also proved HPLC efficacy in biogenic amine measurement of milk. These studies indicate the validity of HPLC in measuring biogenic amines, which is in line with our findings. In 2017, Septiana et al. (2017)Septiana, E., Sukarno, N., Sukarno, & Simanjuntak, P. (2017). Endophytic fungi associated with turmeric (Curcuma longa L.) Can inhibit histamine-forming bacteria in fish. Hayati Journal of Biosciences, 24(1), 46-52. http://dx.doi.org/10.1016/j.hjb.2017.05.004.
http://dx.doi.org/10.1016/j.hjb.2017.05....
demonstrated that endophytic fungi with turmeric (Curcuma longa L.) were able to inhibit histamine-producing bacteria in fish. This study showed that Lactobacillus casei and B. bifidum probiotic were effective in inhibiting Staphylococcus bacteria. In the present study, Lactococcus lactis and Bifidobacterium bifidum CFS had the ability to inhibit the growth and production of biogenic amines through inhibiting the expression of genes involved in Staphylococcus bacteria isolated from milk. Based on the results of the present study, it should be emphasized that among the isolates comprising the indigenous staphylococcal population in bulk tank ewe´s milk, there are biogenic amine strains harboring possibly harmful histamine and tyramine genes.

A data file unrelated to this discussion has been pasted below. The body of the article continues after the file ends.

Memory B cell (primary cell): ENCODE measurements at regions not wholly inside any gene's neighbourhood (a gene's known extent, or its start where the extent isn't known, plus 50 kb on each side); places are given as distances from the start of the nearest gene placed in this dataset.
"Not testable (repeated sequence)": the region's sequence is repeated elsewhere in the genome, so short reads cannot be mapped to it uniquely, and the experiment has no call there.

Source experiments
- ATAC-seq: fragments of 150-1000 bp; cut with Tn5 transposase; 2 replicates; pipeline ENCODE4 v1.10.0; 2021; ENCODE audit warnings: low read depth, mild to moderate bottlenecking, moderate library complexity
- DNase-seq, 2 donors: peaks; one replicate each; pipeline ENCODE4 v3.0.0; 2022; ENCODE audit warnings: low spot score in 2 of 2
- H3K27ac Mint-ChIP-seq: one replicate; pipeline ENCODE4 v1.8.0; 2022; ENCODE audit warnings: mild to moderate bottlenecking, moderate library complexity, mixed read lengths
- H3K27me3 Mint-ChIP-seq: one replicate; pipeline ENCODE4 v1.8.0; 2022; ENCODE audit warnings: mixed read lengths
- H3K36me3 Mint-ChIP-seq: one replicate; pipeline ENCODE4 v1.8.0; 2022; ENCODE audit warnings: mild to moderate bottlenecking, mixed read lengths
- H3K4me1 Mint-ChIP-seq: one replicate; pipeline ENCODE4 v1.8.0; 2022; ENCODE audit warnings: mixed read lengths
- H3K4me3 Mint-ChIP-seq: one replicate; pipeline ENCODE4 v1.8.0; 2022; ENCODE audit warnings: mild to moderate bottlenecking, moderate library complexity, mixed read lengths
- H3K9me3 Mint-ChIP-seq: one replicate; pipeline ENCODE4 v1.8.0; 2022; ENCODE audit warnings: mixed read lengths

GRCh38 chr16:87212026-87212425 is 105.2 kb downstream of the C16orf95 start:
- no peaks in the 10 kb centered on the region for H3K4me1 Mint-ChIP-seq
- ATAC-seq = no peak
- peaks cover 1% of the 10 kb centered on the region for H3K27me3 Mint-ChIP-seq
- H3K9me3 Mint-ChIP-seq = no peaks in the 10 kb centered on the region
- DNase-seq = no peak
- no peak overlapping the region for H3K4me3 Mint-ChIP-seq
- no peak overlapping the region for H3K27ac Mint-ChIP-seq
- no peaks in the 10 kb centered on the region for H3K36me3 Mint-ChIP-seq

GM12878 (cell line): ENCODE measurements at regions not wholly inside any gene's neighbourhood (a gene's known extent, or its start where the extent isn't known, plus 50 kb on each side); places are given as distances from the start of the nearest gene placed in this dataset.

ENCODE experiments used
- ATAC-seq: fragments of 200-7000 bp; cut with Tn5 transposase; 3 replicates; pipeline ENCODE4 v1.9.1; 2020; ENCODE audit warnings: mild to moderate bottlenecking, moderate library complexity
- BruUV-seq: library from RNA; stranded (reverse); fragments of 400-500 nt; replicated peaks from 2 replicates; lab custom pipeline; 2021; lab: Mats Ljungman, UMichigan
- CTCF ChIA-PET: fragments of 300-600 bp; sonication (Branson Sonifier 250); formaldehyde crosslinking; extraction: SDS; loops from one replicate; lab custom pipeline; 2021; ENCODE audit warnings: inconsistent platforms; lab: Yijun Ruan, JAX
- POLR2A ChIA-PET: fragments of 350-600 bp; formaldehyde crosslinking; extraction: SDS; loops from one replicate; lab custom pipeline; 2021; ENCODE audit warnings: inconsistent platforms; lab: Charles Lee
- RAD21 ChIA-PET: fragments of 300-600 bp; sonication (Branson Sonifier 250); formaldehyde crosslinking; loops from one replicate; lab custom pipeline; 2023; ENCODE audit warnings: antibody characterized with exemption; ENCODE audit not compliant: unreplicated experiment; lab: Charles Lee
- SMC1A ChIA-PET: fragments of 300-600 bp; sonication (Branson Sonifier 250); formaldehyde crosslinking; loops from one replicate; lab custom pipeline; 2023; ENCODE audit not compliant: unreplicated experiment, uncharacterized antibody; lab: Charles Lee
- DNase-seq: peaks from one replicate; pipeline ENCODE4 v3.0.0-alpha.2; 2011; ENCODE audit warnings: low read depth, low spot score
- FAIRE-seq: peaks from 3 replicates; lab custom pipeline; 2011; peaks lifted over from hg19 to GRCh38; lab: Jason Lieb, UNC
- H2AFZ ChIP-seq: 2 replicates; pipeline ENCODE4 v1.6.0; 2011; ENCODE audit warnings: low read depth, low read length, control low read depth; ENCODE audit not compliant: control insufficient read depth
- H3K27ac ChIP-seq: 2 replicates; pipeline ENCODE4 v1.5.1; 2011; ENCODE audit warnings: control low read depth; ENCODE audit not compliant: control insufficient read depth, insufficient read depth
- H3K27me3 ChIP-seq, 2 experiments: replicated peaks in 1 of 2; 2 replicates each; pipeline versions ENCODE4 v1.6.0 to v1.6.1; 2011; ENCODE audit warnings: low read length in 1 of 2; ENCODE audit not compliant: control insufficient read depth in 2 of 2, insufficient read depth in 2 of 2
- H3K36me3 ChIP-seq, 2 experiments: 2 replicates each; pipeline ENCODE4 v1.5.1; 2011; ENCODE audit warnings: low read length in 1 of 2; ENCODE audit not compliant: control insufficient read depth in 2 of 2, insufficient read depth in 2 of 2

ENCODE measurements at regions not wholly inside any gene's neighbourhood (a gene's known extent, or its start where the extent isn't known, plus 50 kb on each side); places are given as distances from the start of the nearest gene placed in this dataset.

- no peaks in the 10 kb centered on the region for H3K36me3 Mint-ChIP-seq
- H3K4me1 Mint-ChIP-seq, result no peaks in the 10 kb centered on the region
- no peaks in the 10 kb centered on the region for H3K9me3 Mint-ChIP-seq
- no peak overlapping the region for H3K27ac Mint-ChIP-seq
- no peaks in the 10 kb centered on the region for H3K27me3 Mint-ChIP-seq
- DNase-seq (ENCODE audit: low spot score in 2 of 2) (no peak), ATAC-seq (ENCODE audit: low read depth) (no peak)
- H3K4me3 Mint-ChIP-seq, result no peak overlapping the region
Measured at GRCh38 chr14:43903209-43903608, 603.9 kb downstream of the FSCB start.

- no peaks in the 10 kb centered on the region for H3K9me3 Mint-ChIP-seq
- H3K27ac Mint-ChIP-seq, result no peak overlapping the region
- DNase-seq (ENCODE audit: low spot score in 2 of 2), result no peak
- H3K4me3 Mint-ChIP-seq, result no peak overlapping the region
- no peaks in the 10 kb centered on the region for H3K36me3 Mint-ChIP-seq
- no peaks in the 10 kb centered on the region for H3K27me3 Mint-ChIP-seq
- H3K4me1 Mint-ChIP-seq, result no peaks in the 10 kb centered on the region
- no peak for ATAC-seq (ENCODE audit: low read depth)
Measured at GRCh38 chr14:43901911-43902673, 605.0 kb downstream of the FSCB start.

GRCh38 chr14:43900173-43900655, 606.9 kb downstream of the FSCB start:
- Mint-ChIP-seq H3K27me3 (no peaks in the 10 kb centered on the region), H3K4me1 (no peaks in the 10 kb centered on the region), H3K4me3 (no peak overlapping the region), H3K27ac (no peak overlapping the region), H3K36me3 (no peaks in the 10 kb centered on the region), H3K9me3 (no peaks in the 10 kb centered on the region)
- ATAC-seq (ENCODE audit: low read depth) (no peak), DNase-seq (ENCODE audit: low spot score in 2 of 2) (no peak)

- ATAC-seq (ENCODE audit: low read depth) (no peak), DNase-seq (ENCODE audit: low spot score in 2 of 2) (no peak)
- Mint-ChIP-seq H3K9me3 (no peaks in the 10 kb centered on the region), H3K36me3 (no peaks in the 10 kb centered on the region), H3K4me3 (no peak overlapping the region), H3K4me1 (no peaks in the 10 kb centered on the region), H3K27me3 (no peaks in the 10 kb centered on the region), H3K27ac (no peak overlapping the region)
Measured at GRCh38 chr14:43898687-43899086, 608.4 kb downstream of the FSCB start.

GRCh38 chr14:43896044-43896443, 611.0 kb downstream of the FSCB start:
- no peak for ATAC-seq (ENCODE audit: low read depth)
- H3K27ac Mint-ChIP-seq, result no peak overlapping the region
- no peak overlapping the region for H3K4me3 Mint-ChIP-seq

5 Conclusion

Histamine and tyramine, the most important amines of milk from a safety perspective, were found to be eliminated and diminished by L. lactis and B. bifidum probiotics cell free supernatant. It will also be effective to reduce the population of bacteria that produce biogenic amines through the use of some solutions. This study showed that the use of probiotic bacteria can reduce the generation of these harmful amines via decreasing the expression of tyramine and histamine-producing genes and bacterial population.